I hope someone in our group is able to do this, it sounds wonderful. I would absolutely play crochet on a lawn but I really have no teens attire. Rebecca
      Message 2 of 2 , Jun 13, 2013
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        I hope someone in our group is able to do this, it sounds wonderful. I would absolutely play crochet on a lawn but I really have no teens attire. 

        Rebecca 

        On Jun 13, 2013, at 8:47 PM, "fslcoop@..." <fslcoop@...> wrote:

         

        The Art Deco Society of Los Angeles was recently contacted abut an event. If you are interested in participating, please respond directly to the organizers, as the ADSLA is not involved, just passing the info on:

        My name is Lisa Selje. I'm a member of the Board of Directors of Alhambra Preservation Group -- and a friend of Paddy Hurley and Tom Coston. I understand that Paddy has spoken with you about the frustration that we're experiencing concerning our June 23rd event and our disappearing actors. We're hoping that you might be able to help us out with what, at this late date, has become a full-blown crisis.
        First, let me tell you something about Alhambra Preservation Group. Ours is a ten-year-old organization, incorporated as a 501(c)(3) nonprofit in 2007 and dedicated to the preservation of Alhambra's architectural heritage. APG works hard to build a sense of community through our many events and activities that engender a sense of pride in our local historic architecture. Among our educational and public awareness-building activities are bi-annual walking tours showcasing homes within our historic neighborhoods. (We are in the process of rebuilding and recreating our website; however, you can check us out on Facebook, and at our blog, proseofpreservation.org.)
        This year, instead of a large-scale home tour, we are presenting The Magical History Tour, on Sunday, June 23rd, between the hours of noon and 4pm. This will be a docent-led bus tour encompassing six venues and focusing predominantly upon Alhambra in the 1920s. (I've attached a copy of our event flyer to give you a sense of what we have planned.) Our vision has been to incorporate short (five-to-ten-minute) encounters with a number of historical figures over the course of the afternoon. Some will be "meet and greet" encounters at locations where tour participants will be off of the bus; others will be "hop-ons" in which the actors will get on the bus and ride for some distance while telling their stories. In at least one location, where the bus-riders will be touring a meticulously restored 1910 Arts & Crafts home, our plan has been to have people in period attire playing croquet on the lawn. These were to have been drama students from San Marino High School; however, with the end of school, these young people seem to have lost both interest and motivation to honor this commitment. No more croquet players. Similarly, two of the actors whom we'd lined up for key speaking roles have gotten other (paid) gigs and had to drop out.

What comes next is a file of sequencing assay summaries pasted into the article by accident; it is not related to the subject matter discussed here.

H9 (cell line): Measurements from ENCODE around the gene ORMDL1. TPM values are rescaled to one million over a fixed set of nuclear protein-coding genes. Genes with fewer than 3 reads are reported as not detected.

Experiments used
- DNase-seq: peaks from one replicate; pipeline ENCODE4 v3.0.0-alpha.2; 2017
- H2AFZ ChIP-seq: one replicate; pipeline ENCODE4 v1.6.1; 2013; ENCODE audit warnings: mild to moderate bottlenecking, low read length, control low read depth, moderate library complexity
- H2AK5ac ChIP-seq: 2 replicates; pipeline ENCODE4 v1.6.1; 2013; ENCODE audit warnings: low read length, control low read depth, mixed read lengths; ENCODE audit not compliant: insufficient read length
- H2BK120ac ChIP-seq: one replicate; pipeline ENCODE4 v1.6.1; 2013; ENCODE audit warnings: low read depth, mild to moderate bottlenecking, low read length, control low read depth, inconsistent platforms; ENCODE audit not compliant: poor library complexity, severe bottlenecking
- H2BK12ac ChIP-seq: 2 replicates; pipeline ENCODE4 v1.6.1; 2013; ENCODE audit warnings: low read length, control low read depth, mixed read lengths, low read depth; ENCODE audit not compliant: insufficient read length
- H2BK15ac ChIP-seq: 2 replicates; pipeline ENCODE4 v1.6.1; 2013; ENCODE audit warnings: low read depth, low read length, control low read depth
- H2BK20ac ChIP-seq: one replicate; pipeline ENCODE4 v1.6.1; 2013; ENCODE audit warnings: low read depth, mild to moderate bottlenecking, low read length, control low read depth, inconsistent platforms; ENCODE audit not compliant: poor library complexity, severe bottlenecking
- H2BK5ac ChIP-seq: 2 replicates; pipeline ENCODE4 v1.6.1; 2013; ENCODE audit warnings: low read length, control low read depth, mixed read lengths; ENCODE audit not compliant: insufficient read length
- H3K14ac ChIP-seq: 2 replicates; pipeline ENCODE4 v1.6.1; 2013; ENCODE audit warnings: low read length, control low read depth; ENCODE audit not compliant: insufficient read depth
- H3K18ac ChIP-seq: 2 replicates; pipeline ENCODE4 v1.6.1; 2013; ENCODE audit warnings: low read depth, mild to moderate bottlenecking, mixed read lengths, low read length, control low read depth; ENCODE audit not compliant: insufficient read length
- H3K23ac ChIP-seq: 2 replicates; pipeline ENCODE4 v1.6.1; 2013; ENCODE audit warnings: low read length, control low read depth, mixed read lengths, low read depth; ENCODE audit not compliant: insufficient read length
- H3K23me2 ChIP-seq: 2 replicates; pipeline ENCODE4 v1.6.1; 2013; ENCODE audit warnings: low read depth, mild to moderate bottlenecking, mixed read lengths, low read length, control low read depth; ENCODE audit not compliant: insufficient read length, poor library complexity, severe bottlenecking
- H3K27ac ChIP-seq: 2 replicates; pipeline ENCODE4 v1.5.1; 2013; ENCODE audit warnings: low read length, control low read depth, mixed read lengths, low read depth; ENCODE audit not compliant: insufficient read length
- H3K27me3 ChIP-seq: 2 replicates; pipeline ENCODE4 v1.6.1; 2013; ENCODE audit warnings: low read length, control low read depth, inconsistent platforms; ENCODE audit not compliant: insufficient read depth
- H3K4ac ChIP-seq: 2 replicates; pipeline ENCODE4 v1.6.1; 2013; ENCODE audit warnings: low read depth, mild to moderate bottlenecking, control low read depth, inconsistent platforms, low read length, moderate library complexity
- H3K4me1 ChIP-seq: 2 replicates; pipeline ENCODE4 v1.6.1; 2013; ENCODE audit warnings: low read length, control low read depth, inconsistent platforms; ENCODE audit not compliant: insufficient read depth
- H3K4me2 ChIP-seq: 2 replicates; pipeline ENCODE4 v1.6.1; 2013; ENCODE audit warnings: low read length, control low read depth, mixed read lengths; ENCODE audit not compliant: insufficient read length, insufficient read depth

So... all of this is by way of saying that Paddy suggested that you guys might be able to help us to broker some connections with some folks who might be interested in lending some atmosphere to one or more of our tour homes -- either playing croquet, heading off to a tennis match at the Dos Robles Tennis Club, or just lounging about, reading or chatting -- in period dress. Also, we're looking for two actors: a woman, to play a small role as a nationally-recognized home economist at the Alhambra headquarters of the old Los Angeles Gas and Electric Building; and a man, to play the famous architect, John C. Austin (designer of Alhambra's Carmelite Monastery, as well as the Los Angeles City Hall, the Shrine Auditorium, Griffith Observatory and other iconic commercial, public and residential buildings throughout the region). Just to complicate matters, Austin spoke with a British accent. We've prevailed upon Tom Coston, who has agreed to play our largest speaking role, James DeBarth Shorb, whom we will meet as a ghost. Our other actors have reassured us that their commitments are unbreakable. I have attached background info. on the two speaking roles that we are seeking to fill. We don't expect anyone to memorize a script. We will provide talking points based upon the background materials.
        Finally, our big issue now is that, as a very small, community-based nonprofit with an all-volunteer workforce, we have no budget for actors. This would have to be a volunteer effort, although we do expect it to be fun. We will, however, provide lunch for anyone who chooses to participate -- and, to those dear people, will go the enduring gratitude of Alhambra Preservation Group!!
        If either of you has any suggestions, contacts or offers of help that you might be willing to share with us, we would be greatly in your debt! I can be contacted by return email at this address or, by cell phone, at (626) 233-5037. Thank you both so very much!
        Lisa